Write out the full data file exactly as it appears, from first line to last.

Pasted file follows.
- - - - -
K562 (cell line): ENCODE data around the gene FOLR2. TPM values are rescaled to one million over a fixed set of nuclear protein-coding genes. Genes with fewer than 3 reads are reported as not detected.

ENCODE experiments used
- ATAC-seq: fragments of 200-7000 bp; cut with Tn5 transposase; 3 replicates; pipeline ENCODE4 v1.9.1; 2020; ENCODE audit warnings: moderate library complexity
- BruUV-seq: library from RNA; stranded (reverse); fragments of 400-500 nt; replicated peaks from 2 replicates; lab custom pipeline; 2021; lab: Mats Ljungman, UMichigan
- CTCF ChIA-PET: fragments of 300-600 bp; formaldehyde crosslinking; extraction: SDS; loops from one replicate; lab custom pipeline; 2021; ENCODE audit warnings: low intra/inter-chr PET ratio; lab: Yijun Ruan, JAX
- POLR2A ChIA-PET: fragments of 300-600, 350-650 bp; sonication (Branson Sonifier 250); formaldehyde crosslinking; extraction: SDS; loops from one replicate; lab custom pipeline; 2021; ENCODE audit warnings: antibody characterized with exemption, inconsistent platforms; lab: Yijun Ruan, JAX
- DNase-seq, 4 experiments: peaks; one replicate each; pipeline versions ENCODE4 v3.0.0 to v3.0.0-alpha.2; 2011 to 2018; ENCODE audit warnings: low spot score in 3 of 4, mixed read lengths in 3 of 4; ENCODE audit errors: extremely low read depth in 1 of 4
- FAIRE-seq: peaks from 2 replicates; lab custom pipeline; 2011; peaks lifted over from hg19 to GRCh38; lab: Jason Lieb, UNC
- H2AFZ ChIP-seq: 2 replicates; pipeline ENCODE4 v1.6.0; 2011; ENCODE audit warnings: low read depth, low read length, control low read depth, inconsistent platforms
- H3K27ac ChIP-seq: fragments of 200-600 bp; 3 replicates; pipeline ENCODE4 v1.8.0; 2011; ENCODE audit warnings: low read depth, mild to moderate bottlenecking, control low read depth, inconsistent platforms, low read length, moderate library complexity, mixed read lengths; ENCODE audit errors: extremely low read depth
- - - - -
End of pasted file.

K562 (cell line): ENCODE data around the gene FOLR2. TPM values are rescaled to one million over a fixed set of nuclear protein-coding genes. Genes with fewer than 3 reads are reported as not detected.

ENCODE experiments used
- ATAC-seq: fragments of 200-7000 bp; cut with Tn5 transposase; 3 replicates; pipeline ENCODE4 v1.9.1; 2020; ENCODE audit warnings: moderate library complexity
- BruUV-seq: library from RNA; stranded (reverse); fragments of 400-500 nt; replicated peaks from 2 replicates; lab custom pipeline; 2021; lab: Mats Ljungman, UMichigan
- CTCF ChIA-PET: fragments of 300-600 bp; formaldehyde crosslinking; extraction: SDS; loops from one replicate; lab custom pipeline; 2021; ENCODE audit warnings: low intra/inter-chr PET ratio; lab: Yijun Ruan, JAX
- POLR2A ChIA-PET: fragments of 300-600, 350-650 bp; sonication (Branson Sonifier 250); formaldehyde crosslinking; extraction: SDS; loops from one replicate; lab custom pipeline; 2021; ENCODE audit warnings: antibody characterized with exemption, inconsistent platforms; lab: Yijun Ruan, JAX
- DNase-seq, 4 experiments: peaks; one replicate each; pipeline versions ENCODE4 v3.0.0 to v3.0.0-alpha.2; 2011 to 2018; ENCODE audit warnings: low spot score in 3 of 4, mixed read lengths in 3 of 4; ENCODE audit errors: extremely low read depth in 1 of 4
- FAIRE-seq: peaks from 2 replicates; lab custom pipeline; 2011; peaks lifted over from hg19 to GRCh38; lab: Jason Lieb, UNC
- H2AFZ ChIP-seq: 2 replicates; pipeline ENCODE4 v1.6.0; 2011; ENCODE audit warnings: low read depth, low read length, control low read depth, inconsistent platforms
- H3K27ac ChIP-seq: fragments of 200-600 bp; 3 replicates; pipeline ENCODE4 v1.8.0; 2011; ENCODE audit warnings: low read depth, mild to moderate bottlenecking, control low read depth, inconsistent platforms, low read length, moderate library complexity, mixed read lengths; ENCODE audit errors: extremely low read depth